Biomarkers of drug-induced kidney injury

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Purpose of review

Drug-induced kidney injury (DIKI) is an important and potentially modifiable cause of acute kidney injury (AKI). The reliance on traditional markers of kidney injury to diagnose DIKI impedes early detection. Biomarkers of DIKI that facilitate early diagnosis and the identification of high-risk patients are essential to ameliorate the clinical burden of this complication.

Recent findings

Recent progress in this area supports the potential utility of several biomarkers for the diagnosis of DIKI, for the prediction of outcomes and also for monitoring responses to potential nephrotoxic or beneficial therapies. Data regarding the impact of clinically relevant factors, such as chronic kidney disease, on biomarker levels represents a further recent advancement. Emerging novel biomarkers include microRNAs, which are showing promise as markers of drug-induced tubular damage. They may also have a role in elucidating the molecular mechanisms of AKI.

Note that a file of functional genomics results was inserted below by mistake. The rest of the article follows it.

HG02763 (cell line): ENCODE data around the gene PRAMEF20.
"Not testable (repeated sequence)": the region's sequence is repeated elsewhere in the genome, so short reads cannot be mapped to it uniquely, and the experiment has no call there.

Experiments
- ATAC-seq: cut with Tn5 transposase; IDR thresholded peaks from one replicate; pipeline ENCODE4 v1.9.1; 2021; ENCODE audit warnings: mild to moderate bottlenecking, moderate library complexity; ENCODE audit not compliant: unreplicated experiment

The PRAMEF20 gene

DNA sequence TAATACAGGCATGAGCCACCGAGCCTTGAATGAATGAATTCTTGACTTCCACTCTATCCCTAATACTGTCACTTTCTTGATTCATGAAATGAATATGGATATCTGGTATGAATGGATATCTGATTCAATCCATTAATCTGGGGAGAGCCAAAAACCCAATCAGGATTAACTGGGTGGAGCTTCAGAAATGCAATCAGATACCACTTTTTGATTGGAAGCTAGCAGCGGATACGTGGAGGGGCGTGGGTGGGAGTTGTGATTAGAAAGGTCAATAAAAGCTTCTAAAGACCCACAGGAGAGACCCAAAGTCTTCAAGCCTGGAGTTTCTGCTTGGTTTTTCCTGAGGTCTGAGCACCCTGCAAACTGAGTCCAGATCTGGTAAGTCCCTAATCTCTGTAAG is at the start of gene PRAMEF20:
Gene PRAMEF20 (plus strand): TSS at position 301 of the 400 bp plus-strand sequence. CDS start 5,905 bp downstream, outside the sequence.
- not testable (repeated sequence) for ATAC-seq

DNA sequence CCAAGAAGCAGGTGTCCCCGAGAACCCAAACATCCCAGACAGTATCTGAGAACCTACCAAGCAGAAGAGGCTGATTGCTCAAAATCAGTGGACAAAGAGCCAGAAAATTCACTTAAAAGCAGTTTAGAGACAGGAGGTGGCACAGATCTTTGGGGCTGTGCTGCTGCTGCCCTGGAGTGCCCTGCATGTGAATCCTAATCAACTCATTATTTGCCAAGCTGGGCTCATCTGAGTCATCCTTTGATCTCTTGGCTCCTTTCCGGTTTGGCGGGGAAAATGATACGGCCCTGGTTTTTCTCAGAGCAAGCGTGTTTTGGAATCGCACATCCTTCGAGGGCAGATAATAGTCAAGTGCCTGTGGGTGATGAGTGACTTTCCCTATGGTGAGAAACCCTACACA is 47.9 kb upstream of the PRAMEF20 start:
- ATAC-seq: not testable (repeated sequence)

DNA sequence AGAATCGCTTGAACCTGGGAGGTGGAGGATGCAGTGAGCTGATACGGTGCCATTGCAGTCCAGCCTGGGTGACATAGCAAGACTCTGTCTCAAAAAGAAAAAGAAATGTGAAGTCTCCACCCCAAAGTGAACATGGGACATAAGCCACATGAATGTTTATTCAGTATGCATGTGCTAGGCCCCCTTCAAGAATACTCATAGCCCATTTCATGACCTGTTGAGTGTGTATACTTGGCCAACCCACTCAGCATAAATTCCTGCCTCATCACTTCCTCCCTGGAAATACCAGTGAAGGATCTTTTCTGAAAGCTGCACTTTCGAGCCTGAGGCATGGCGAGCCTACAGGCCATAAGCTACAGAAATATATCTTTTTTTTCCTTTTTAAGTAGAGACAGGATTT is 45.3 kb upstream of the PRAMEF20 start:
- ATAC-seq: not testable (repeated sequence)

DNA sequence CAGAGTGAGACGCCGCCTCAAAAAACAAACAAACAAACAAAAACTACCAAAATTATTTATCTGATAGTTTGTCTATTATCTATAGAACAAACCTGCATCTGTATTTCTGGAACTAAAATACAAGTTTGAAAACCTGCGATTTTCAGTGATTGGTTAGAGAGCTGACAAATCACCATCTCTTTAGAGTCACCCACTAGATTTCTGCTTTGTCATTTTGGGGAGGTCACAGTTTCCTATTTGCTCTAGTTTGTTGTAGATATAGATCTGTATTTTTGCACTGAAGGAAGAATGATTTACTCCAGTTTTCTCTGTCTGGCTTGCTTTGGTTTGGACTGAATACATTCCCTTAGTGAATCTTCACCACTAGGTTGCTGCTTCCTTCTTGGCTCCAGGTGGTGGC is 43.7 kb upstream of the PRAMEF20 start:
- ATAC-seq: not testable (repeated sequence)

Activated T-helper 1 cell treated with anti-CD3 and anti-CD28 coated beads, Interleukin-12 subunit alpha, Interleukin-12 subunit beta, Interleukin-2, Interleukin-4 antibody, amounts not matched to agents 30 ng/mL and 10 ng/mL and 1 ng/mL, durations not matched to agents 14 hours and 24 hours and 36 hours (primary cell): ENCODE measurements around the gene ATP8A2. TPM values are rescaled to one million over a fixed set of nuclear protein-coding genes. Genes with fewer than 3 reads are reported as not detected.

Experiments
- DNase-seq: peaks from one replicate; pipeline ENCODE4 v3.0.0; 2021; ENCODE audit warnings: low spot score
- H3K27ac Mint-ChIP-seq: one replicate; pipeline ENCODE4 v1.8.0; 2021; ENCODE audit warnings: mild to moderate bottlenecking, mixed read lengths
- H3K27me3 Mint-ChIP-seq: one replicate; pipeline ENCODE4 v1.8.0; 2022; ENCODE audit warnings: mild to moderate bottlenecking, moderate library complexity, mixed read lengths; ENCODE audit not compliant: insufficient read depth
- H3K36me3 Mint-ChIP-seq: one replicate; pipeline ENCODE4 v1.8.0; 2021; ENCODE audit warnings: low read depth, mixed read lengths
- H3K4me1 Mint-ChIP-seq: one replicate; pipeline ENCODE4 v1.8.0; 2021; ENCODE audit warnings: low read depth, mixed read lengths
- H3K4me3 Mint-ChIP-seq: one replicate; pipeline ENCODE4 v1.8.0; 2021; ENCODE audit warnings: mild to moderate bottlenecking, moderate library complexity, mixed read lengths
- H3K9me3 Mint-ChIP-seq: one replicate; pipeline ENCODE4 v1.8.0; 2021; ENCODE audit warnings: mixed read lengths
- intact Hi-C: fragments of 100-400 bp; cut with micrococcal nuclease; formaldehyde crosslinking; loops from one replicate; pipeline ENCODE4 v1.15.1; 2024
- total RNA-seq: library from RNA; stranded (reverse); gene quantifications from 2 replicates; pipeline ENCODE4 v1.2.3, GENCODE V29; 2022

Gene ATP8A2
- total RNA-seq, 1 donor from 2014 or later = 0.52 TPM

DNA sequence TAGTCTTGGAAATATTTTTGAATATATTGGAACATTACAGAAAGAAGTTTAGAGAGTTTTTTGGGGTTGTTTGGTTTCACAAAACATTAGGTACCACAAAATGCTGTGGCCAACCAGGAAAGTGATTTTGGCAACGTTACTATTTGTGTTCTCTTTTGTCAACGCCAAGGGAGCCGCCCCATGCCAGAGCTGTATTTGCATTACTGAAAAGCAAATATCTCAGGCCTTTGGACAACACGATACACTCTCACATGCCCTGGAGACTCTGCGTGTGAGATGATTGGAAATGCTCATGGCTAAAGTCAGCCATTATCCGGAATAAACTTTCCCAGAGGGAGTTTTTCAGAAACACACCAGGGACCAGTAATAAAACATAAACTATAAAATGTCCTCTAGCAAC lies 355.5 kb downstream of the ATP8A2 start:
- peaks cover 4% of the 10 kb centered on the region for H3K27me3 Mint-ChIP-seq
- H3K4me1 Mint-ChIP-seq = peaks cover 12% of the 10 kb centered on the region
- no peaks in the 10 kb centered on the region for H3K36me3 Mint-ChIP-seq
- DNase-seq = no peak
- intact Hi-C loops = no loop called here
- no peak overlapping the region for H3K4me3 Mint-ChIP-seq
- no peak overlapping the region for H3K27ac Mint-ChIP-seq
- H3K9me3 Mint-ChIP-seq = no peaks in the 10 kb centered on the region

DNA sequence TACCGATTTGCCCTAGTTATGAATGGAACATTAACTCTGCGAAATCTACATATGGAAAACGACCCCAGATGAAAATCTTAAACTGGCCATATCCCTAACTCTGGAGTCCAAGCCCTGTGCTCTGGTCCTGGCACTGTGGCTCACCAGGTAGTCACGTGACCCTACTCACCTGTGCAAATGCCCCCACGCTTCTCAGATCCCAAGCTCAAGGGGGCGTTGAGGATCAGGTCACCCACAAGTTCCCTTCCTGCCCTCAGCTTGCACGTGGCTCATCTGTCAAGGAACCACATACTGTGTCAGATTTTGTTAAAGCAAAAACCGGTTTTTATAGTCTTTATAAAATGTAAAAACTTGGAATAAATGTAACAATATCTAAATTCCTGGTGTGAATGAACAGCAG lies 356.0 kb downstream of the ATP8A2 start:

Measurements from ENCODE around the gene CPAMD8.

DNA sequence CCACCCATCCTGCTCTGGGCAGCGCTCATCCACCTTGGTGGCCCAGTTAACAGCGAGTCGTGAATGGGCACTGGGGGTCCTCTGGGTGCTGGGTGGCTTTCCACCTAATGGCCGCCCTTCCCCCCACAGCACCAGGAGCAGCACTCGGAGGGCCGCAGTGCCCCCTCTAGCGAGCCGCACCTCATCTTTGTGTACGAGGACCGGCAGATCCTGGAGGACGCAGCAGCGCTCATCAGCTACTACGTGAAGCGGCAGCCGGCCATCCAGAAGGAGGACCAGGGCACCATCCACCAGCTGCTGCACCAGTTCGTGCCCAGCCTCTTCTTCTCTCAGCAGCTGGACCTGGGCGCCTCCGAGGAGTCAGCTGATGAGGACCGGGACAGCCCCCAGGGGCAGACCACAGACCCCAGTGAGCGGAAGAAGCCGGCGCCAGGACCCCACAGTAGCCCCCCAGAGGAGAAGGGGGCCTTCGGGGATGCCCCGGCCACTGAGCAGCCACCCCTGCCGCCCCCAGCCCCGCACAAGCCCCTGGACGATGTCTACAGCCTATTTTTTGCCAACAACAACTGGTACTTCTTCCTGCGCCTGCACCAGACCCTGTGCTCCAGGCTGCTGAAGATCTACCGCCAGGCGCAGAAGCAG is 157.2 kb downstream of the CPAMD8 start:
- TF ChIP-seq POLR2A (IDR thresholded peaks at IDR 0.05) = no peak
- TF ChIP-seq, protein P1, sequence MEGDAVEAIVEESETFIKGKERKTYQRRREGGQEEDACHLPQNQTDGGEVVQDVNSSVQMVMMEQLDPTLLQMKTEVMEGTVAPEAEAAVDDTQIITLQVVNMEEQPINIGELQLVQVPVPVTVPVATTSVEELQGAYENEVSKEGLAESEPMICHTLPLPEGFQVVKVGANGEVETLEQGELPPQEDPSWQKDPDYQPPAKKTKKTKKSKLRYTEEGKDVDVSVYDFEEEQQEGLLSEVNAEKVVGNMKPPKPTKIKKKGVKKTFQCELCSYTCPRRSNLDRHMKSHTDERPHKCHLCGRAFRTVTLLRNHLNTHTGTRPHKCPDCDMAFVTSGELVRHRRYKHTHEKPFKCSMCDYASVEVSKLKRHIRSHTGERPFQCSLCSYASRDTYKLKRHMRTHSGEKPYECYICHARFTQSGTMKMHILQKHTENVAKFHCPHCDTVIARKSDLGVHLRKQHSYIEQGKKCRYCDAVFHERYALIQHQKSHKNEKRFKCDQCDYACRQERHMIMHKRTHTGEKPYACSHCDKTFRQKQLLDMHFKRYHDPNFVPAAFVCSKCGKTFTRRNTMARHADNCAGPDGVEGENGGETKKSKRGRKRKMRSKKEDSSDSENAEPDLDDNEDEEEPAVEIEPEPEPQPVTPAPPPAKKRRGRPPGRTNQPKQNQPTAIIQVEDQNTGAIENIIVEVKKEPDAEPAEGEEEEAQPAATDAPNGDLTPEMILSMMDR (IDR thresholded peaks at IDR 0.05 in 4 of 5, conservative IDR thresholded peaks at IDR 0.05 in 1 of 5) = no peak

There is compelling evidence to support the use of biomarkers for the early detection of DIKI. Ongoing research is required to delineate their role in prognostication and for the prediction of outcomes. The inclusion of biomarkers in more clinical studies of DIKI would be a welcome advance, which may accelerate their integration into clinical diagnostics.

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